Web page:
CHRIS FOY: What a ride it has been for England under Eddie Jones. Often glorious, eventually frustrating and baffling and declining, but never, EVER dull
- Eddie Jones is set to be sacked after almost exactly seven years in the hot seat
- Results in the past two years has cast doubt on their hopes for the World Cup
- Defeat by injury-hit South Africa proved to be the last straw for RFU hierarchy
Now the lights have gone out, Eddie Jones will be left with a deep sense of regret about being unable to complete his epic England mission. So near became so far.
What a ride it has been. Often glorious, eventually frustrating and baffling and declining, but never, ever dull. Jones is set to be sacked after almost exactly seven years in one of rugby’s hottest seats, having turned England back into a thunderous juggernaut, before running out of road.
Where to start? At the end. This had to happen, but the timing is far from ideal. No organisation can claim that any best-laid plans include a total overhaul nine months out from the biggest tournament in the sport — and barely two months before another important Six Nations campaign.
Eddie Jones is set to be sacked after almost exactly seven years in one of rugby’s hottest seats
Many will say the RFU should have acted sooner and that is what the results would suggest, but they wanted to believe in Jones and his conviction that he could win them the ultimate prize.
That’s the thing about him; the Australian was, is and always will be a powerful and persuasive character. Right up until he reached the precipice, he was adamant that he knew how to solve myriad problems which had hampered his team and how to drive England towards their global objective. But the evidence kept undermining his once-indisputable arguments.
Ultimately, there was no escaping the facts for ever. They appear to have caught up with Jones at last. England could only win five of their 12 Tests in 2022. Their last two Six Nations campaigns have returned four victories in 10 matches. They have become also-rans in Europe’s annual showpiece, which caused glaring doubts about what they could achieve next autumn in France.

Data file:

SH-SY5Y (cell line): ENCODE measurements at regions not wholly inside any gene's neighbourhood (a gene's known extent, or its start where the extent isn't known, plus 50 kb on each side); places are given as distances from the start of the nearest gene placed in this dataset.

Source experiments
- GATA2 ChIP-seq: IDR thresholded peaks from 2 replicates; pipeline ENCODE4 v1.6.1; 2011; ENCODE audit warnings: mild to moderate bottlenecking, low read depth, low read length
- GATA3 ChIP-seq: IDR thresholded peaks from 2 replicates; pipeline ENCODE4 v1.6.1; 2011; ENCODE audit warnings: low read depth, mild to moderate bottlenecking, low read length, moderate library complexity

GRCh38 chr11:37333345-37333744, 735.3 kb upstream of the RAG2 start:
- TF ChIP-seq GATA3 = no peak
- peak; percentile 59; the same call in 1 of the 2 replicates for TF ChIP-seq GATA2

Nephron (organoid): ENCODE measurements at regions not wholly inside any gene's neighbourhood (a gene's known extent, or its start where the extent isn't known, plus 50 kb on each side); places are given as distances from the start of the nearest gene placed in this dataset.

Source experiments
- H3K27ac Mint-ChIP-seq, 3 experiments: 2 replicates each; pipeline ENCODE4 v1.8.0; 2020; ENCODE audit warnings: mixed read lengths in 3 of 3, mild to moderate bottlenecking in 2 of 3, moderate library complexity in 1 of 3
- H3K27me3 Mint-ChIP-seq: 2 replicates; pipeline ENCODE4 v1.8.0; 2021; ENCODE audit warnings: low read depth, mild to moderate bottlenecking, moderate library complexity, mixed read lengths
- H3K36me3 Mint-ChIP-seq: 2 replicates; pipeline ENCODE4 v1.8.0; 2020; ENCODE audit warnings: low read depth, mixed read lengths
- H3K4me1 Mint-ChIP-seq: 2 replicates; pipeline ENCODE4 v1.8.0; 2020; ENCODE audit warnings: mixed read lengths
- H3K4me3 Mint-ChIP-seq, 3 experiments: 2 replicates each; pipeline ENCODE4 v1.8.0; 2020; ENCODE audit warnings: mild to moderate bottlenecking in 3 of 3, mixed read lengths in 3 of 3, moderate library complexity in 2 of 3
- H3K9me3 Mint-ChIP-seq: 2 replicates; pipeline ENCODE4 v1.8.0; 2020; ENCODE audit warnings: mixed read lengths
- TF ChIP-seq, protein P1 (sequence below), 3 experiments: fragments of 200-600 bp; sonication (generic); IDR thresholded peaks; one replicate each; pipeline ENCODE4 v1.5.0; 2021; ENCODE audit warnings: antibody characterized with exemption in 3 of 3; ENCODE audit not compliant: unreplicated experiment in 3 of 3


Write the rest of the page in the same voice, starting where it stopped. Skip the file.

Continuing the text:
The Australian began his England tenure with a record run of 17 successive Test victories
A series success in Australia in July briefly eased the pressure, but it ultimately served to paper over so many cracks. England prevailed Down Under with spirit and fight and sheer grafting determination, but without the flourishes to suggest that they were truly building another shiny edifice.
What happened last month was further proof that progress was still elusive for Jones. He was steadfast in supporting the 10-12 axis of Marcus Smith and Owen Farrell against a backdrop of external doubt, but elsewhere the selection wheel kept spinning.
England didn’t seem to have established a preferred line-up or a coherent masterplan. They lost to Argentina, thrashed Japan, snatched a draw against the All Blacks with a late rally, then collapsed against South Africa.
That final setback was the last straw for the RFU hierarchy, whose support for their head coach turned to dust in the face of a rare outpouring of unrest from the Twickenham stands. To hear the loyal hordes booing their team off the field after watching the weakened Boks win 27-13 hit home with the blazers in the posh seats.
Jones found himself under serious pressure in 2018 after England lost six games in a row